CNN sues White House for revoking Acosta’s credentials

CNN has filed a lawsuit against U.S. President Donald Trump and his aides, the news channel announced Tuesday morning, after the White House revoked the press credentials of one of its journalists.

CNN’s chief White House correspondent Jim Acosta has been denied entry into the White House since an incident last week in which he wouldn’t return the microphone to an intern.

“The wrongful revocation of these credentials violates CNN and Acosta’s First Amendment rights of freedom of the press,” a statement from CNN reads.

“If left unchallenged, the actions of the White House would create a dangerous chilling effect for any journalist who covers our elected officials.”

At the time, White House officials cited the encounter with the intern last Wednesday as the official reason for removing Acosta’s press credentials.

The encounter started when Acosta was asking Trump a question during a post-midterm election press conference.

The staffer can be seen reaching for Acosta’s hand and trying to pull the microphone from him. Acosta can be seen trying to fend off the staffer — at one point he appears to nudge her arm away from him.

Trump and Acosta continued a verbal sparring during the incident, with Acosta pressing Trump on how he used the topic of the migrant caravan in Mexico and Trump calling Acosta a “rude” and “terrible person.”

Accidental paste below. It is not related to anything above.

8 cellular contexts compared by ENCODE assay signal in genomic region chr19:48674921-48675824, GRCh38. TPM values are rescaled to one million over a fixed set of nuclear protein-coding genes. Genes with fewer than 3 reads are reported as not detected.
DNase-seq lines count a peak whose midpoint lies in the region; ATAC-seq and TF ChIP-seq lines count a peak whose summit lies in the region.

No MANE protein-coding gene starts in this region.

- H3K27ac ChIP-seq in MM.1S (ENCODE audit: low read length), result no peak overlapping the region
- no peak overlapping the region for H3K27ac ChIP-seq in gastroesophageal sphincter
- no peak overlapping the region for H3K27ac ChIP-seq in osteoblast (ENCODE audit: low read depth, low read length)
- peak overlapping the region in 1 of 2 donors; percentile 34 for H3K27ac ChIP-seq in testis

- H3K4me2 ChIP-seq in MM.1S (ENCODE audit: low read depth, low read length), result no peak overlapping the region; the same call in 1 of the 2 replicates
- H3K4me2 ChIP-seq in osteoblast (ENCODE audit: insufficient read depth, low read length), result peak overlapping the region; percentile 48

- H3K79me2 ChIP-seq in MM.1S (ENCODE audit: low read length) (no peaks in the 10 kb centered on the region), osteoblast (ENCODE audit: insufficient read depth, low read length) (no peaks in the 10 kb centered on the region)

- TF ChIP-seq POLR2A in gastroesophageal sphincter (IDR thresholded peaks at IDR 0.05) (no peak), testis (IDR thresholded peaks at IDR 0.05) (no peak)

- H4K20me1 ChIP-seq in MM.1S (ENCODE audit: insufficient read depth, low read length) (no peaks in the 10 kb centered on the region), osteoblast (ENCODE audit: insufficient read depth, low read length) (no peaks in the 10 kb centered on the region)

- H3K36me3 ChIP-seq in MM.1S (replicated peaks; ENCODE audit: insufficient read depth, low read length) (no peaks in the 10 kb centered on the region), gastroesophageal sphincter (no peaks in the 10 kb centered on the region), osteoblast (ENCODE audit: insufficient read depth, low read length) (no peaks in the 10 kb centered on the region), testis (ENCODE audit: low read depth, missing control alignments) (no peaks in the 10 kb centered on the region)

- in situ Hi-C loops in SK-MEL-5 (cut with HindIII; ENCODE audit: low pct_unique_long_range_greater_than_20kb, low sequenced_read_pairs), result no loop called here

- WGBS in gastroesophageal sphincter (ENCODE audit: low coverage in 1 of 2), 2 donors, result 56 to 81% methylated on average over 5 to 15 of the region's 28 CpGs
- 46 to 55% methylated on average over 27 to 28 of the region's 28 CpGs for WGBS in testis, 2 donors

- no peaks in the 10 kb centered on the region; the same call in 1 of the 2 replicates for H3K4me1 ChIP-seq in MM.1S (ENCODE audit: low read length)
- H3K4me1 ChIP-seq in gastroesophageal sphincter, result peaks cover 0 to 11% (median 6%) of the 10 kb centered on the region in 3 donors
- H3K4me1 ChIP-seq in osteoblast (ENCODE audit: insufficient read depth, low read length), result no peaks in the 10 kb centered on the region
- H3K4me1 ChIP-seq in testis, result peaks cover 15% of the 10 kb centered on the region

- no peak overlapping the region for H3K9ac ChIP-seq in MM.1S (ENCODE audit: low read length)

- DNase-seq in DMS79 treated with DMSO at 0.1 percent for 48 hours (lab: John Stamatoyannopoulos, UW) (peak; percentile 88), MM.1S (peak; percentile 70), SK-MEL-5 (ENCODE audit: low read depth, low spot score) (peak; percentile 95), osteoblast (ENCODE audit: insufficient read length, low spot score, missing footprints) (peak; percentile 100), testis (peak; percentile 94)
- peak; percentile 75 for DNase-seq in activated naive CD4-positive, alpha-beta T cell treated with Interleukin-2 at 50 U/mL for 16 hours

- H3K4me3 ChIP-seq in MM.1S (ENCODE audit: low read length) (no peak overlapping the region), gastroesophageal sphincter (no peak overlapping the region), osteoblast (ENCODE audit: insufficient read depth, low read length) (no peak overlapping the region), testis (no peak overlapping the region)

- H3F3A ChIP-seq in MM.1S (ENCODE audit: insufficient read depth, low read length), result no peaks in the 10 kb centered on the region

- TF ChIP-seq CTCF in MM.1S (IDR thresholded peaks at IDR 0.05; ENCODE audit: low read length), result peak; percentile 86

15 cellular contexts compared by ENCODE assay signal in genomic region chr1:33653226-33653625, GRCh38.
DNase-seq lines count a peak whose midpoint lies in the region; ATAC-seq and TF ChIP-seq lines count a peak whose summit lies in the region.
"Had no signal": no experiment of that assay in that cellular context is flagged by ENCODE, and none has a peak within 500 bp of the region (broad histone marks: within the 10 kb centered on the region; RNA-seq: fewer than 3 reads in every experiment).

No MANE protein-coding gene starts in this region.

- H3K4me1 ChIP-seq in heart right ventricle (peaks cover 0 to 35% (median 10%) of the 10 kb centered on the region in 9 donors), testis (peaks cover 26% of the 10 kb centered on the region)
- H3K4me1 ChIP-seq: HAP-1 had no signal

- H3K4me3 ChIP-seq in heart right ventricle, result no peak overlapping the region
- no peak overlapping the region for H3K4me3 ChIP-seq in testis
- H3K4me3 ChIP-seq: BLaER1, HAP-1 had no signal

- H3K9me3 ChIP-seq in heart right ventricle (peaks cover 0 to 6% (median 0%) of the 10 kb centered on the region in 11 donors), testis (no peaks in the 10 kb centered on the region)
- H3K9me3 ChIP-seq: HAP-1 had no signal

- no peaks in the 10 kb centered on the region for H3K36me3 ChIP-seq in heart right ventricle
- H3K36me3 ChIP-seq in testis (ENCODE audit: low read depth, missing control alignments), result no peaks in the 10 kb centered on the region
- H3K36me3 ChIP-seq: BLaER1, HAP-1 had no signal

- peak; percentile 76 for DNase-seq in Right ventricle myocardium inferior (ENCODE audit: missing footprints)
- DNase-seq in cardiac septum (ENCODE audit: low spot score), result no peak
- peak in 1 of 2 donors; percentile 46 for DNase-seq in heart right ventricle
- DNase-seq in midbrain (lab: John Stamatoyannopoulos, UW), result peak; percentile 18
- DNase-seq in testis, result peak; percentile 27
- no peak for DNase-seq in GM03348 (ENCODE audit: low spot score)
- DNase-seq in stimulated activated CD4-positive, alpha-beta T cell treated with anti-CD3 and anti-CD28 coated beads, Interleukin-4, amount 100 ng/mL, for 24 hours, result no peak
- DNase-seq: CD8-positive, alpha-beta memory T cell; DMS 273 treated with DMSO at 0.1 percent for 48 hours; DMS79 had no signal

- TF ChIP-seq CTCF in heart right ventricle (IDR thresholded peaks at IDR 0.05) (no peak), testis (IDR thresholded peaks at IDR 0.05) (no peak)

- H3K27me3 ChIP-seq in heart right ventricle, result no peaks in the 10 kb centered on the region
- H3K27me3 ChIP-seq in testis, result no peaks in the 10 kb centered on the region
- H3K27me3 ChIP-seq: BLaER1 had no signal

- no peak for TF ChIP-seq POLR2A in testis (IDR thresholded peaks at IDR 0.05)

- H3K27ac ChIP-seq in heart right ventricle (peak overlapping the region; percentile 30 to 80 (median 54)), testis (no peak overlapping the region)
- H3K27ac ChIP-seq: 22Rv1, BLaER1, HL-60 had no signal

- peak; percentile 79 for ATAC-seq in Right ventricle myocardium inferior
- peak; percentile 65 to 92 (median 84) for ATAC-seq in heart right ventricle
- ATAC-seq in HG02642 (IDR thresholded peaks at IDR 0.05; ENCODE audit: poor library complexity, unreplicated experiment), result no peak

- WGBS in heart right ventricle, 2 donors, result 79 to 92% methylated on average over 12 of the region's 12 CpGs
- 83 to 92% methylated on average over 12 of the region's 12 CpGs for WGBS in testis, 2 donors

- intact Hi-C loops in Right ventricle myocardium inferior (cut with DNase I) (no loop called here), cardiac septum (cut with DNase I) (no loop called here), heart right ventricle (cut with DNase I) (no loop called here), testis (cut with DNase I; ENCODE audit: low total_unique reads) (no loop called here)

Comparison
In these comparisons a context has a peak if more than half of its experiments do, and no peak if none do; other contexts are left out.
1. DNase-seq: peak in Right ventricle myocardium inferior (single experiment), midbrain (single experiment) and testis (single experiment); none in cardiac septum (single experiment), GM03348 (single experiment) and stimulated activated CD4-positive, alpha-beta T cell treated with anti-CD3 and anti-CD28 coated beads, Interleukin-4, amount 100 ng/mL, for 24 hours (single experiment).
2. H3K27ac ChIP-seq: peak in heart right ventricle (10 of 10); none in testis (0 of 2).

White House press secretary Sarah Huckabee Sanders accused Acosta of “placing his hands on a young woman.” Both Acosta and CNN officials called that statement a “lie.”

To justify her response, Sanders shared a video of the incident on Twitter – but the video was reportedly edited to speed up Acosta’s movements, making it look more aggressive.

CNN says Sanders is also named in the lawsuit, along with White House chief of staff John Kelly, deputy chief of staff for communications, the director of the secret service, and the secret service agent who physically took Acosta’s pass.

White House adviser Kellyanne Conway defended the edited video, saying speeding up a video doesn’t mean it’s altered.

“That’s not altered. That’s sped up. They do it all the time in sports to see if there’s actually a first down or a touchdown,” she told Fox News’ Chris Wallace on Sunday.

CNN lawyer Theodore Boutrous Jr. said it was clear the White House was punishing Acosta and CNN for their reporting, which violates their First Amendment rights and their right to due process.

White House Correspondents’ Association president Olivier Knox threw his support behind CNN.

“Revoking access to the White House complex amounted to disproportionate reaction to the events of last Wednesday,” he wrote in a statement.

“The president of the United States should not be in the business of arbitrarily picking the men and women who cover him.”


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